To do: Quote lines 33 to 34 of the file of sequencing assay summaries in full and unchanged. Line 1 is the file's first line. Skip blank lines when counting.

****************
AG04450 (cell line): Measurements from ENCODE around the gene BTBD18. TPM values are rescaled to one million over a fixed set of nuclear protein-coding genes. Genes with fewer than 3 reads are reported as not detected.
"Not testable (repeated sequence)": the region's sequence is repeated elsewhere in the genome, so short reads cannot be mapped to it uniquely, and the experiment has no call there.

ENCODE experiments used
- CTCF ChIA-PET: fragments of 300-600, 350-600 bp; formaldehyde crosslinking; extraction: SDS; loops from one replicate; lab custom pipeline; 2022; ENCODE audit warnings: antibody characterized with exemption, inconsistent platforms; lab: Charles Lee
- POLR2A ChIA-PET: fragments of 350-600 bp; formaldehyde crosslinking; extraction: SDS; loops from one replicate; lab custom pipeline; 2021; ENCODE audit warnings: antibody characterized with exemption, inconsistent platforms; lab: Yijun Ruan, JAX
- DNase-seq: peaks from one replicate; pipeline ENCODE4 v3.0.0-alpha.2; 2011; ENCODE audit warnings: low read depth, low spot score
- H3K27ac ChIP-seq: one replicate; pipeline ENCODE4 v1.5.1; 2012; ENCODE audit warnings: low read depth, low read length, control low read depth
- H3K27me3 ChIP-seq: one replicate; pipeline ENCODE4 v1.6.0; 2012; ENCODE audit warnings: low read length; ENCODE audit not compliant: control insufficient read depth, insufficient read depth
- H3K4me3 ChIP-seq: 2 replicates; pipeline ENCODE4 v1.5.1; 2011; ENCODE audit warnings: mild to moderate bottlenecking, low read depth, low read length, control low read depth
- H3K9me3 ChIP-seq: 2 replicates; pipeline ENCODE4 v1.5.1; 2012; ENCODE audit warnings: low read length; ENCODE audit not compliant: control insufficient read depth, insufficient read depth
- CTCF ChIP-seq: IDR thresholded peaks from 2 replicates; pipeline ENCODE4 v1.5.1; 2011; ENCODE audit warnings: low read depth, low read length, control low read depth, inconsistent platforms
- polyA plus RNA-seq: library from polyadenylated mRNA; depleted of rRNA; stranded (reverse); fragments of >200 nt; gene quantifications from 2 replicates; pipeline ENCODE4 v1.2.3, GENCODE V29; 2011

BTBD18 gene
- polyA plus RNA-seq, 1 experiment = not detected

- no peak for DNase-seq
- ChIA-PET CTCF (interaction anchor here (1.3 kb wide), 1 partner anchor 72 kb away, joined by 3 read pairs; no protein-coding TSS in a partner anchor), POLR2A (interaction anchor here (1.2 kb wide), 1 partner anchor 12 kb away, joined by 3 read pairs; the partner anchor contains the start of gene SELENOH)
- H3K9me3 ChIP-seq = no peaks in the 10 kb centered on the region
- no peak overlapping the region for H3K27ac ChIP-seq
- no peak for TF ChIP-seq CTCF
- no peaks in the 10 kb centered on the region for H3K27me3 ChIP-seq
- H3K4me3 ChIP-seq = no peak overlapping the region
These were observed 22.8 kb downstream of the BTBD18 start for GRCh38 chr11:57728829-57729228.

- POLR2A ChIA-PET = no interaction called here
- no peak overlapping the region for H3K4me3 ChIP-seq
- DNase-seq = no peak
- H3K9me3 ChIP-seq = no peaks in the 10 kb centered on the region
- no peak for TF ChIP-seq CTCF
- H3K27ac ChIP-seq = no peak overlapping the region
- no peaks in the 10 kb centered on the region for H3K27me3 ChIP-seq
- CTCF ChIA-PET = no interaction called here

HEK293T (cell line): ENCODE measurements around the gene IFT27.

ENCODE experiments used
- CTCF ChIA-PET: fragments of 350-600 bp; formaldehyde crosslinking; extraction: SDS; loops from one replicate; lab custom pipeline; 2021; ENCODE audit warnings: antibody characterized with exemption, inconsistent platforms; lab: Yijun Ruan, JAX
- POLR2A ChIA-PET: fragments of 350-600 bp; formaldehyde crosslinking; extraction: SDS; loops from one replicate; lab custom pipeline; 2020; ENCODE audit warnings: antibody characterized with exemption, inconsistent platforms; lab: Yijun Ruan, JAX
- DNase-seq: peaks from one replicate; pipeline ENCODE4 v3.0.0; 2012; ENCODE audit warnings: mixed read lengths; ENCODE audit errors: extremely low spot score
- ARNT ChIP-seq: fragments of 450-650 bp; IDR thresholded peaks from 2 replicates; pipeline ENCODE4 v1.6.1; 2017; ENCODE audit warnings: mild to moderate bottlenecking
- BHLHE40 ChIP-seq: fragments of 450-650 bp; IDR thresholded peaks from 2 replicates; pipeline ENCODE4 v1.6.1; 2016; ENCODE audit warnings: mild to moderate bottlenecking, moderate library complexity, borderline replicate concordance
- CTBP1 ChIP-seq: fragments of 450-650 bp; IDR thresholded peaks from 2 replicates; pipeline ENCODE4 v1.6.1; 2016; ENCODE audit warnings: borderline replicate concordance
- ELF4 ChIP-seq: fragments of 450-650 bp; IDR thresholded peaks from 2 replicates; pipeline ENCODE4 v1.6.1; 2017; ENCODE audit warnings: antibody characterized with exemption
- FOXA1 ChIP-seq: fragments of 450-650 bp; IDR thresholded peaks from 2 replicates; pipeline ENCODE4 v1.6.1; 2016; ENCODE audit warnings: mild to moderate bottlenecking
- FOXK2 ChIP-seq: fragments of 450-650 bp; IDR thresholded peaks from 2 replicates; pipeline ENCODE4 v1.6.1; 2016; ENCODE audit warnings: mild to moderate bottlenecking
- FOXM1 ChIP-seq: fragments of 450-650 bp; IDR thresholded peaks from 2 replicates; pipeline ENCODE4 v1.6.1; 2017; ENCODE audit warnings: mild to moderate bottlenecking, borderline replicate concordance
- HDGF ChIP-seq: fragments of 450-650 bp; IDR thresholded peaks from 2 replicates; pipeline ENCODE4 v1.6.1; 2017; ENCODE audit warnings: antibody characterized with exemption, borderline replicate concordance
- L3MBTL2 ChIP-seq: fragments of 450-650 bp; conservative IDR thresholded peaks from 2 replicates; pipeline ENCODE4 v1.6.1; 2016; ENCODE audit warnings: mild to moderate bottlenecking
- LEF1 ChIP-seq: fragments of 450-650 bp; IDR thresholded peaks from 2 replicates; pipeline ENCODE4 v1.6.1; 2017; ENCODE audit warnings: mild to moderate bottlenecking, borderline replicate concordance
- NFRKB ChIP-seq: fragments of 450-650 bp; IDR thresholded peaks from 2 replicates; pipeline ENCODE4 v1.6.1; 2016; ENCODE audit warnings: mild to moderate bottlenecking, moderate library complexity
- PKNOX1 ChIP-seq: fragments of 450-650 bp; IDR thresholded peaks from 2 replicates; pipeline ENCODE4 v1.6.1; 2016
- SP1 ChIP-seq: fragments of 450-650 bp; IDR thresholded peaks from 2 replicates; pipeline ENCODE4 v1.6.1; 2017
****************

- CTCF ChIA-PET: fragments of 350-600 bp; formaldehyde crosslinking; extraction: SDS; loops from one replicate; lab custom pipeline; 2021; ENCODE audit warnings: antibody characterized with exemption, inconsistent platforms; lab: Yijun Ruan, JAX
- POLR2A ChIA-PET: fragments of 350-600 bp; formaldehyde crosslinking; extraction: SDS; loops from one replicate; lab custom pipeline; 2020; ENCODE audit warnings: antibody characterized with exemption, inconsistent platforms; lab: Yijun Ruan, JAX